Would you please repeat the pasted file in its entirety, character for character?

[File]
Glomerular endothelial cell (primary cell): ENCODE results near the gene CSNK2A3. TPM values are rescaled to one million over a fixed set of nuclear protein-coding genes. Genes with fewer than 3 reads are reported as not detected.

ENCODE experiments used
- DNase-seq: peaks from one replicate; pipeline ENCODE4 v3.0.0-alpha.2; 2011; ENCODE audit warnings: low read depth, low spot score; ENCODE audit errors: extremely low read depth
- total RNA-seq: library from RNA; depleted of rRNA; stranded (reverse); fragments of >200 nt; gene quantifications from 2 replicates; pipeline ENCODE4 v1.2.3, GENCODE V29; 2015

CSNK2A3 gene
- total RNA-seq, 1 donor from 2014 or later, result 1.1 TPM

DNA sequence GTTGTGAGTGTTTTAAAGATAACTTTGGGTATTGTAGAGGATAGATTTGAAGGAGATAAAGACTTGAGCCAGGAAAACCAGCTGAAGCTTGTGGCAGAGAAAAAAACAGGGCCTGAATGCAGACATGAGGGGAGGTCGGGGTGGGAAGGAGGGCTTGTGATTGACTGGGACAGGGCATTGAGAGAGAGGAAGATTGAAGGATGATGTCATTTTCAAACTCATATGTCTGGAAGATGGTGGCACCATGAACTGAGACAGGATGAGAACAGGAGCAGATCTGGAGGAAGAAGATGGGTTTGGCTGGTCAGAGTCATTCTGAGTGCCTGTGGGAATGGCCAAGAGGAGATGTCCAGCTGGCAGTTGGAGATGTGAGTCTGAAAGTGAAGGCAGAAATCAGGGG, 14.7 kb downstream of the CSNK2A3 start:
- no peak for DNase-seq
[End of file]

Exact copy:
Glomerular endothelial cell (primary cell): ENCODE results near the gene CSNK2A3. TPM values are rescaled to one million over a fixed set of nuclear protein-coding genes. Genes with fewer than 3 reads are reported as not detected.

ENCODE experiments used
- DNase-seq: peaks from one replicate; pipeline ENCODE4 v3.0.0-alpha.2; 2011; ENCODE audit warnings: low read depth, low spot score; ENCODE audit errors: extremely low read depth
- total RNA-seq: library from RNA; depleted of rRNA; stranded (reverse); fragments of >200 nt; gene quantifications from 2 replicates; pipeline ENCODE4 v1.2.3, GENCODE V29; 2015

CSNK2A3 gene
- total RNA-seq, 1 donor from 2014 or later, result 1.1 TPM

DNA sequence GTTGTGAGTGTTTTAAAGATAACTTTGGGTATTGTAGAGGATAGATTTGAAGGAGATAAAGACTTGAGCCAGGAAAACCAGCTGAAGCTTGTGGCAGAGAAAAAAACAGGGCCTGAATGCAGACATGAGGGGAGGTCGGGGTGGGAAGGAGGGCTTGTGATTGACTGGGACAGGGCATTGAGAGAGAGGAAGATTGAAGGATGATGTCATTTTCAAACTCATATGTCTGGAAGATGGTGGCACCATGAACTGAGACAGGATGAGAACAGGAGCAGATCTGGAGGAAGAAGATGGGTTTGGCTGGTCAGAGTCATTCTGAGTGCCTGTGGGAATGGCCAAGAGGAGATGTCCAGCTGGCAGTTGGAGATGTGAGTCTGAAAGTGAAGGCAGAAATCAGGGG, 14.7 kb downstream of the CSNK2A3 start:
- no peak for DNase-seq